Many rock deformation experiments used to characterize the frictional properties of tectonic faults are performed on powdered fault rocks or on bare rock surfaces. These experiments have been fundamental to document the frictional properties of granular mineral phases and provide evidence for crustal faults characterized by high friction. However, they cannot entirely capture the frictional properties of faults rich in phyllosilicates. Numerous studies of natural faults have documented fluid-assisted reaction softening promoting the replacement of strong minerals with phyllosilicates that are distributed into continuous foliations. To study how these foliated fabrics influence the frictional properties of faults we have: 1) collected foliated phyllosilicate-rich rocks from natural faults; 2) cut the fault rock samples to obtain solid wafers 0.8-1.2 cm thick and 5 cm x 5 cm in area with the foliation parallel to the 5x5cm face of the wafer; 3) performed friction tests on both solid wafers sheared in their in situ geometry and powders, obtained by crushing and sieving and therefore disrupting the foliation of the same samples; 4) recovered the samples for microstructural studies from the post experiment rock samples; and 5) performed microstructural analyses via optical microscopy, scanning and transmission electron microscopy. Mechanical data show that the solid samples with well-developed foliation show significantly lower friction in comparison to their powdered equivalents. Micro-and nano-structural studies demonstrate that low friction results from sliding along the foliation surfaces composed of phyllosilicates. When the same rocks are powdered, frictional strength is high, because sliding is accommodated by fracturing, grain rotation, translation and associated dilation. Friction tests indicate that foliated fault rocks may have low friction even when phyllosilicates constitute only a small percentage of the total rock volume, implying that a significant number of crustal faults are weak.

Collettini, C., Tesei, T., Trippetta, F., Scuderi, M.M., Richardson, E., Marone, C., et al. (2021). The Role of Fabric in Frictional Properties of Phyllosilicate-Rich Tectonic Faults. JOURNAL OF VISUALIZED EXPERIMENTS(177), e62821-e62821 [10.3791/62821].

The Role of Fabric in Frictional Properties of Phyllosilicate-Rich Tectonic Faults

Viti, C.
2021

Abstract

Many rock deformation experiments used to characterize the frictional properties of tectonic faults are performed on powdered fault rocks or on bare rock surfaces. These experiments have been fundamental to document the frictional properties of granular mineral phases and provide evidence for crustal faults characterized by high friction. However, they cannot entirely capture the frictional properties of faults rich in phyllosilicates. Numerous studies of natural faults have documented fluid-assisted reaction softening promoting the replacement of strong minerals with phyllosilicates that are distributed into continuous foliations. To study how these foliated fabrics influence the frictional properties of faults we have: 1) collected foliated phyllosilicate-rich rocks from natural faults; 2) cut the fault rock samples to obtain solid wafers 0.8-1.2 cm thick and 5 cm x 5 cm in area with the foliation parallel to the 5x5cm face of the wafer; 3) performed friction tests on both solid wafers sheared in their in situ geometry and powders, obtained by crushing and sieving and therefore disrupting the foliation of the same samples; 4) recovered the samples for microstructural studies from the post experiment rock samples; and 5) performed microstructural analyses via optical microscopy, scanning and transmission electron microscopy. Mechanical data show that the solid samples with well-developed foliation show significantly lower friction in comparison to their powdered equivalents. Micro-and nano-structural studies demonstrate that low friction results from sliding along the foliation surfaces composed of phyllosilicates. When the same rocks are powdered, frictional strength is high, because sliding is accommodated by fracturing, grain rotation, translation and associated dilation. Friction tests indicate that foliated fault rocks may have low friction even when phyllosilicates constitute only a small percentage of the total rock volume, implying that a significant number of crustal faults are weak.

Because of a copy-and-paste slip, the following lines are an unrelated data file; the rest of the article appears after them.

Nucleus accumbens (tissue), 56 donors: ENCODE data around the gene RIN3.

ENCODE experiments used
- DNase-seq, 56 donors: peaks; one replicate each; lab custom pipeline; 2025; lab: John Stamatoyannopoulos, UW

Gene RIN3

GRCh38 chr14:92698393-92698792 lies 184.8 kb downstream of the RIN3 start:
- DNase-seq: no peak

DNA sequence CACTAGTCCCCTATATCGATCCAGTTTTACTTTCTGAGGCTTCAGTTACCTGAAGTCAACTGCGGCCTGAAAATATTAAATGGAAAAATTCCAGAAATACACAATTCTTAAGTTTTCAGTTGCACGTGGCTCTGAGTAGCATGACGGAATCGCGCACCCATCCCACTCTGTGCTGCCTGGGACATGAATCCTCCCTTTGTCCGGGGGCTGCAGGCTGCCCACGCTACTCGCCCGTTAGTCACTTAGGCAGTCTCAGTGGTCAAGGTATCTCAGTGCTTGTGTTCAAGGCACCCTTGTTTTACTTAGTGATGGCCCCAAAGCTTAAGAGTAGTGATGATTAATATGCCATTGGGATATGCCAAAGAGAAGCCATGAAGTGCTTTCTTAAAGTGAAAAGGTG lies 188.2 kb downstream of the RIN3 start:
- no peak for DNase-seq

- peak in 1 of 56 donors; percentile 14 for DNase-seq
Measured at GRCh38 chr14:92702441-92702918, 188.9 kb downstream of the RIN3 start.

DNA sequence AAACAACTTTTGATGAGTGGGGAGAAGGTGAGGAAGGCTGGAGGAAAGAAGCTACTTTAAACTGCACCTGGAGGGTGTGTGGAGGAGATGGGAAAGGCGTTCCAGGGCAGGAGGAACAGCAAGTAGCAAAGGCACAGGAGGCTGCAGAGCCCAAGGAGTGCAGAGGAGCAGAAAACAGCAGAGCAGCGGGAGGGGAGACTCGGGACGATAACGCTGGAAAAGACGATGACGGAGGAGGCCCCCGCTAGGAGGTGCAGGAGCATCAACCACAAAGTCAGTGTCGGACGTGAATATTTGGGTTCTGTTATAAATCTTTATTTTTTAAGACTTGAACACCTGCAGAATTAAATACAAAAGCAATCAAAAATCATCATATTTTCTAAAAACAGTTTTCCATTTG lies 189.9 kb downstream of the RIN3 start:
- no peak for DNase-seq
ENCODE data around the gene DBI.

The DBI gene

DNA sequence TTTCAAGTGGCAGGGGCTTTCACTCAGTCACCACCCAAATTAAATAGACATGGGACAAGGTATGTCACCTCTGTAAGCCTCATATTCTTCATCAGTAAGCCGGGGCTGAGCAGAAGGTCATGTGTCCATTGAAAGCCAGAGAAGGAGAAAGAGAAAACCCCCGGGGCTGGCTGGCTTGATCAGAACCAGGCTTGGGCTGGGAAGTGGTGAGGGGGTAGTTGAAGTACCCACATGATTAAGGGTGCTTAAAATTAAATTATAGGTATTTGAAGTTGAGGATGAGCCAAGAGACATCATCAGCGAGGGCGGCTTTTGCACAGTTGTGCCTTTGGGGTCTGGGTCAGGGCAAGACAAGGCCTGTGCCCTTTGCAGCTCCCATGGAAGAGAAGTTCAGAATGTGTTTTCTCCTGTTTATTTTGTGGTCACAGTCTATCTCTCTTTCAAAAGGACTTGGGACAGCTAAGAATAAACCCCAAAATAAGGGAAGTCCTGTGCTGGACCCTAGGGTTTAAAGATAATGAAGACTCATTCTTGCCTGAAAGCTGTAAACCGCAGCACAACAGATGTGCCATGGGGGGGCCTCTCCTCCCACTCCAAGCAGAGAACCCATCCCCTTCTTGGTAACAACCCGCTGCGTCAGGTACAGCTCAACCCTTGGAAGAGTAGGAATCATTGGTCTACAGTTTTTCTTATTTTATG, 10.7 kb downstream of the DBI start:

Collettini, C., Tesei, T., Trippetta, F., Scuderi, M.M., Richardson, E., Marone, C., et al. (2021). The Role of Fabric in Frictional Properties of Phyllosilicate-Rich Tectonic Faults. JOURNAL OF VISUALIZED EXPERIMENTS(177), e62821-e62821 [10.3791/62821].
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Utilizza questo identificativo per citare o creare un link a questo documento: http://hdl.handle.net/11365/1214297